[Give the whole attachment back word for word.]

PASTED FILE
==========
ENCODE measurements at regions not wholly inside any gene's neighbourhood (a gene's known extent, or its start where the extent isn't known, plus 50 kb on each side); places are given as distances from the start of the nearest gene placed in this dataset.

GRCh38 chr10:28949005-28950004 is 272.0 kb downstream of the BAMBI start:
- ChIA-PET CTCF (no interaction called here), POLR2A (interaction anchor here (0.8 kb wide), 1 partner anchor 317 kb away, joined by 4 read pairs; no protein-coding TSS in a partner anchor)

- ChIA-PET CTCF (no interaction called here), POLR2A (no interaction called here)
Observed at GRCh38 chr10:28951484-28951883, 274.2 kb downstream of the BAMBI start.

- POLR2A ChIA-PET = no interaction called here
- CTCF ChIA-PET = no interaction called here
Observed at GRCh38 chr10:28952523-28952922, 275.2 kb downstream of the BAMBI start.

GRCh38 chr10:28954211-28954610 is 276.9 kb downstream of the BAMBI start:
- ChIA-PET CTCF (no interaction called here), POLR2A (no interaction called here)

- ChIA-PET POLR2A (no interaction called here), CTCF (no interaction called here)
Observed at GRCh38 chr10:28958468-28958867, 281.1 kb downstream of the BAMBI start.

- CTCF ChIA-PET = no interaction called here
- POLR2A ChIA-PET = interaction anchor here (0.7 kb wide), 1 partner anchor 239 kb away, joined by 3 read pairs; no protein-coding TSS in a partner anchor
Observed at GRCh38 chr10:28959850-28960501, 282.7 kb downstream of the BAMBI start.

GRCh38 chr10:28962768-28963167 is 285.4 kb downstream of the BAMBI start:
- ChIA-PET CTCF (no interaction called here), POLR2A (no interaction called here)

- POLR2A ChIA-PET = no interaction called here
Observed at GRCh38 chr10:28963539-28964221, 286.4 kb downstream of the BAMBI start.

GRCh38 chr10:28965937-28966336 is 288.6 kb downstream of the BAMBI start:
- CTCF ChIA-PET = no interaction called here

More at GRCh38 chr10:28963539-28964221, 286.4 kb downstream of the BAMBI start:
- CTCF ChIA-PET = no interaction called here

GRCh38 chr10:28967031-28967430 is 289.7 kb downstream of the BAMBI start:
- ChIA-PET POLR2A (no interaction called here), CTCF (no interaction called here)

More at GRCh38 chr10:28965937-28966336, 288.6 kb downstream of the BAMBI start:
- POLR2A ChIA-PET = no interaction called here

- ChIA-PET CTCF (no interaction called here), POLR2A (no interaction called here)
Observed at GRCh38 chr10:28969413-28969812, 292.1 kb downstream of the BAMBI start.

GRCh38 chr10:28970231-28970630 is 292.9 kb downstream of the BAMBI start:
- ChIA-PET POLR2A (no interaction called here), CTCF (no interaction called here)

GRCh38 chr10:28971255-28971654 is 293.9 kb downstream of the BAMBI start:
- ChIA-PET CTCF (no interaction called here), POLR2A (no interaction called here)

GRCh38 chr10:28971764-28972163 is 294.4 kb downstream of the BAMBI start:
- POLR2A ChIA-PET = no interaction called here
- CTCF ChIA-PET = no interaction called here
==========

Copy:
ENCODE measurements at regions not wholly inside any gene's neighbourhood (a gene's known extent, or its start where the extent isn't known, plus 50 kb on each side); places are given as distances from the start of the nearest gene placed in this dataset.

GRCh38 chr10:28949005-28950004 is 272.0 kb downstream of the BAMBI start:
- ChIA-PET CTCF (no interaction called here), POLR2A (interaction anchor here (0.8 kb wide), 1 partner anchor 317 kb away, joined by 4 read pairs; no protein-coding TSS in a partner anchor)

- ChIA-PET CTCF (no interaction called here), POLR2A (no interaction called here)
Observed at GRCh38 chr10:28951484-28951883, 274.2 kb downstream of the BAMBI start.

- POLR2A ChIA-PET = no interaction called here
- CTCF ChIA-PET = no interaction called here
Observed at GRCh38 chr10:28952523-28952922, 275.2 kb downstream of the BAMBI start.

GRCh38 chr10:28954211-28954610 is 276.9 kb downstream of the BAMBI start:
- ChIA-PET CTCF (no interaction called here), POLR2A (no interaction called here)

- ChIA-PET POLR2A (no interaction called here), CTCF (no interaction called here)
Observed at GRCh38 chr10:28958468-28958867, 281.1 kb downstream of the BAMBI start.

- CTCF ChIA-PET = no interaction called here
- POLR2A ChIA-PET = interaction anchor here (0.7 kb wide), 1 partner anchor 239 kb away, joined by 3 read pairs; no protein-coding TSS in a partner anchor
Observed at GRCh38 chr10:28959850-28960501, 282.7 kb downstream of the BAMBI start.

GRCh38 chr10:28962768-28963167 is 285.4 kb downstream of the BAMBI start:
- ChIA-PET CTCF (no interaction called here), POLR2A (no interaction called here)

- POLR2A ChIA-PET = no interaction called here
Observed at GRCh38 chr10:28963539-28964221, 286.4 kb downstream of the BAMBI start.

GRCh38 chr10:28965937-28966336 is 288.6 kb downstream of the BAMBI start:
- CTCF ChIA-PET = no interaction called here

More at GRCh38 chr10:28963539-28964221, 286.4 kb downstream of the BAMBI start:
- CTCF ChIA-PET = no interaction called here

GRCh38 chr10:28967031-28967430 is 289.7 kb downstream of the BAMBI start:
- ChIA-PET POLR2A (no interaction called here), CTCF (no interaction called here)

More at GRCh38 chr10:28965937-28966336, 288.6 kb downstream of the BAMBI start:
- POLR2A ChIA-PET = no interaction called here

- ChIA-PET CTCF (no interaction called here), POLR2A (no interaction called here)
Observed at GRCh38 chr10:28969413-28969812, 292.1 kb downstream of the BAMBI start.

GRCh38 chr10:28970231-28970630 is 292.9 kb downstream of the BAMBI start:
- ChIA-PET POLR2A (no interaction called here), CTCF (no interaction called here)

GRCh38 chr10:28971255-28971654 is 293.9 kb downstream of the BAMBI start:
- ChIA-PET CTCF (no interaction called here), POLR2A (no interaction called here)

GRCh38 chr10:28971764-28972163 is 294.4 kb downstream of the BAMBI start:
- POLR2A ChIA-PET = no interaction called here
- CTCF ChIA-PET = no interaction called here